Tango was grinning and flexing his muscles. Al still hadn’t decided how to react to his transformation when Tango suddenly pointed at the ceiling. “Look!” he whispered.
At first Al didn’t see anything up there, but then he realized that what looked like lumps on the ceiling were actually hundreds of thousands of bats.
“I love bats!” Tango exclaimed. “I wish I could be a bat.”
“Shh,” Al told him, but he was too late. The bats stirred in a wave, and soon the cave was echoing with their squeals of sonar.
Al dropped back to the ground and covered his head. When he realized that Tango was still standing and staring at the bats, flapping his arms, he grabbed him by the waist and pulled him down next to him. Whatever Tango was, he obviously still needed protected.
Bats brushed against Al’s fingers and sweater as they swooped past. Tango started giggling. Finally the squeaking subsided, and Al cautiously sat up. Tango was already on his feet. One bat was lying on its stomach, clinging to his red hair, and another was dangling off his finger. “You’re tickling me,” Tango told them.
To Al’s surprise, one of the bats spoke. “You woke us up,” it said.
“Sorry,” Tango said.
Al wasn’t going to waste his opportunity. “How do we get out of this cave?” he asked them.
The bat that had been on Tango’s finger fluttered into Al’s chest and latched on to the front of his sweater. “Follow the river,” it told him.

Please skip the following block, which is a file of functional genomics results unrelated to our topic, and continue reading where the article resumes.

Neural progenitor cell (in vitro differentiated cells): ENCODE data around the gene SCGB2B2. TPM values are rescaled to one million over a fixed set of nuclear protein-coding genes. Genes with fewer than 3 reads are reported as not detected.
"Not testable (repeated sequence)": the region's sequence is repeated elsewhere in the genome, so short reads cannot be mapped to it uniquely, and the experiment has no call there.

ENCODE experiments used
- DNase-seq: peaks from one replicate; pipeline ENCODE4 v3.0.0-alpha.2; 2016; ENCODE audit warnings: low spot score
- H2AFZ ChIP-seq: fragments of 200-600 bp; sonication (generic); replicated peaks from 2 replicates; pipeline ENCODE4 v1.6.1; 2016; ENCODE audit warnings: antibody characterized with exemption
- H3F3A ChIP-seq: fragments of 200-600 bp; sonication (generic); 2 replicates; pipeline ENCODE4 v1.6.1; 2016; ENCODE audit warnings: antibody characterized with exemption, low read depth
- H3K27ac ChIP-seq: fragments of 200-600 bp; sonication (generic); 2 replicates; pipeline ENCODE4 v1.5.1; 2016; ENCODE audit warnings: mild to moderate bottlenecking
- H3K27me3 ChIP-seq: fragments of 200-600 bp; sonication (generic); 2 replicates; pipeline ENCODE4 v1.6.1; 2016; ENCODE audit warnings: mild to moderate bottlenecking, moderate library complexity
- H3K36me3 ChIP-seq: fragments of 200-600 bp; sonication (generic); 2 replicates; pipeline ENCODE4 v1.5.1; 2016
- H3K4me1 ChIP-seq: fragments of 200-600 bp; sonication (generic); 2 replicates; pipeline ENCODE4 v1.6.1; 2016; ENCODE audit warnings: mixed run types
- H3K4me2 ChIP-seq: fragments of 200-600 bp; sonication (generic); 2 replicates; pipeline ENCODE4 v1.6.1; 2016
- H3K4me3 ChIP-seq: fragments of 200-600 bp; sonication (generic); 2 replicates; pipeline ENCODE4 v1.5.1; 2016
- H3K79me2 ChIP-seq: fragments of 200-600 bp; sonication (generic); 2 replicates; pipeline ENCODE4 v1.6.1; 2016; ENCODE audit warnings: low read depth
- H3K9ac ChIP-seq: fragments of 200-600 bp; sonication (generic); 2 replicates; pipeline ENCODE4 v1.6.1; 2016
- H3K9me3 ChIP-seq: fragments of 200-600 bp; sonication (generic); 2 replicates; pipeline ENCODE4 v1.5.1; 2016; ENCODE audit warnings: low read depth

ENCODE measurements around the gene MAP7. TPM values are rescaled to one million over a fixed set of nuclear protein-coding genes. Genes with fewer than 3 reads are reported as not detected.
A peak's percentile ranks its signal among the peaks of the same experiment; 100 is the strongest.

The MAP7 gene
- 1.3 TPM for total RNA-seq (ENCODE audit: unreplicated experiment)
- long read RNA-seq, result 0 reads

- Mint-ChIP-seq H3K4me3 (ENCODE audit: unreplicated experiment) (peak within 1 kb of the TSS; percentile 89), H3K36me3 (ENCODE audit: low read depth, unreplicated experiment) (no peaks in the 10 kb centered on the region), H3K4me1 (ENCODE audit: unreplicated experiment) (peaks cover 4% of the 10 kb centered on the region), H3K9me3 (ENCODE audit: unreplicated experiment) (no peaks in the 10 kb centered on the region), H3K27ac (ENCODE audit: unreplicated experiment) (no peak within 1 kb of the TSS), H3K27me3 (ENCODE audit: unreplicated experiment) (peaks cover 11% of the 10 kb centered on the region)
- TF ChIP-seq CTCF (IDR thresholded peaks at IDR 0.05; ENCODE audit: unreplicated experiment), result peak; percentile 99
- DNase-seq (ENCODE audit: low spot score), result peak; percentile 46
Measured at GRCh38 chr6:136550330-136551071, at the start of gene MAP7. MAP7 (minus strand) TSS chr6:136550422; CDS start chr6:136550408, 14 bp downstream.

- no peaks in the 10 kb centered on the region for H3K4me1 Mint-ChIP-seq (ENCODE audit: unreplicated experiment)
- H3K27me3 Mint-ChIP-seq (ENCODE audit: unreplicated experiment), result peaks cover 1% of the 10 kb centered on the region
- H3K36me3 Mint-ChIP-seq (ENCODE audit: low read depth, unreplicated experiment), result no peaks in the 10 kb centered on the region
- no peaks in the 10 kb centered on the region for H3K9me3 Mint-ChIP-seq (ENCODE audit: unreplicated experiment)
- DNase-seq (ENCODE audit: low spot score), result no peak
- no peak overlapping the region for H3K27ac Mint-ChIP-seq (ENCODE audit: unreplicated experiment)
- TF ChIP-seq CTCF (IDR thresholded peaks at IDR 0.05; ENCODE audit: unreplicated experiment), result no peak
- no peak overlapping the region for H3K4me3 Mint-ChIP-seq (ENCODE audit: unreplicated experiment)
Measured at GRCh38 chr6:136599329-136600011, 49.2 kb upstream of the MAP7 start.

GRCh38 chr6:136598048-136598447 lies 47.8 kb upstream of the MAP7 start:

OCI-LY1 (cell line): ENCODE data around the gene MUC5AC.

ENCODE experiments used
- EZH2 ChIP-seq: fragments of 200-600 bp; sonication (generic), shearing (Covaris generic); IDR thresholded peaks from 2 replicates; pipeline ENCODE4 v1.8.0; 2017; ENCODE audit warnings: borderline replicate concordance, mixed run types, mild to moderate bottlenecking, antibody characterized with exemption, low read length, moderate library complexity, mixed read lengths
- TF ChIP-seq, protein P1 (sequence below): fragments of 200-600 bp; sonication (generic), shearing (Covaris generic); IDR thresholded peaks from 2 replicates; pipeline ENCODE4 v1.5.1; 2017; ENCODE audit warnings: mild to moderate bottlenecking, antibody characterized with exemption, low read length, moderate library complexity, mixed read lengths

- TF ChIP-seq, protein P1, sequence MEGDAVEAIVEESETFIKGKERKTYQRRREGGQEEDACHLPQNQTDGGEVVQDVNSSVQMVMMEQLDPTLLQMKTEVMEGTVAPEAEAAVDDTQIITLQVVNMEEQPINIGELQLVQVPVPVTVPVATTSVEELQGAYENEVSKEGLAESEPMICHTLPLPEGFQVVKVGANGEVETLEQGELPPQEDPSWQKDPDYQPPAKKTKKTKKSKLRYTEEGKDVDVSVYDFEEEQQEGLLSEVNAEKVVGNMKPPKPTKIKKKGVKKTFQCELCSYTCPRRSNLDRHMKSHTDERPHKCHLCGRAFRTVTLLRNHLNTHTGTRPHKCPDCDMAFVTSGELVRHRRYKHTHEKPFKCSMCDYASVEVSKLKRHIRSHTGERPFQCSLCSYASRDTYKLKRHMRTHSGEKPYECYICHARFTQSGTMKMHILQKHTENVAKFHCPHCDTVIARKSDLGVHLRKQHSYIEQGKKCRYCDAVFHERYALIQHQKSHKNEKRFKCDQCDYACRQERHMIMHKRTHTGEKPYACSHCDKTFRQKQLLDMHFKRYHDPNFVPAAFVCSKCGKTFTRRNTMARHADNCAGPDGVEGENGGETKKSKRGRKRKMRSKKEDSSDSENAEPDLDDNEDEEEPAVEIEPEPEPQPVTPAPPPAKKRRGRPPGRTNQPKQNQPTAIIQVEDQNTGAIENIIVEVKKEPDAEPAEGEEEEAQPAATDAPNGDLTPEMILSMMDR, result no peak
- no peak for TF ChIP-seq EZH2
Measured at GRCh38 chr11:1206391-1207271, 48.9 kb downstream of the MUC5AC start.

“I was right,” Al said, smiling at Tango.
“Don’t go out there,” the bat in Tango’s hair squeaked.
“Why?” Tango asked.
“It’s dark out there.”
“It’s dark in here, too,” Al said. “Come on, Tango.”
As Tango started following Al, both bats flapped away from them. The river that fed the waterfall quickly narrowed into a stream no more than ankle deep. Tango took his shoes off and splashed in it as they went along.
“So you don’t come from anywhere?” Al asked him.
Tango shook his head. “I don’t remember coming from anywhere.”
“Oh.” Al thought back to what felt like ages before when something had been trying to separate him from his memories of his wife and daughter. “I’m sorry,” Al told him.
“It’s okay,” Tango said softly.
Tango was a strange boy—maybe he wasn’t even a boy—but Al identified with him and wished he could help him.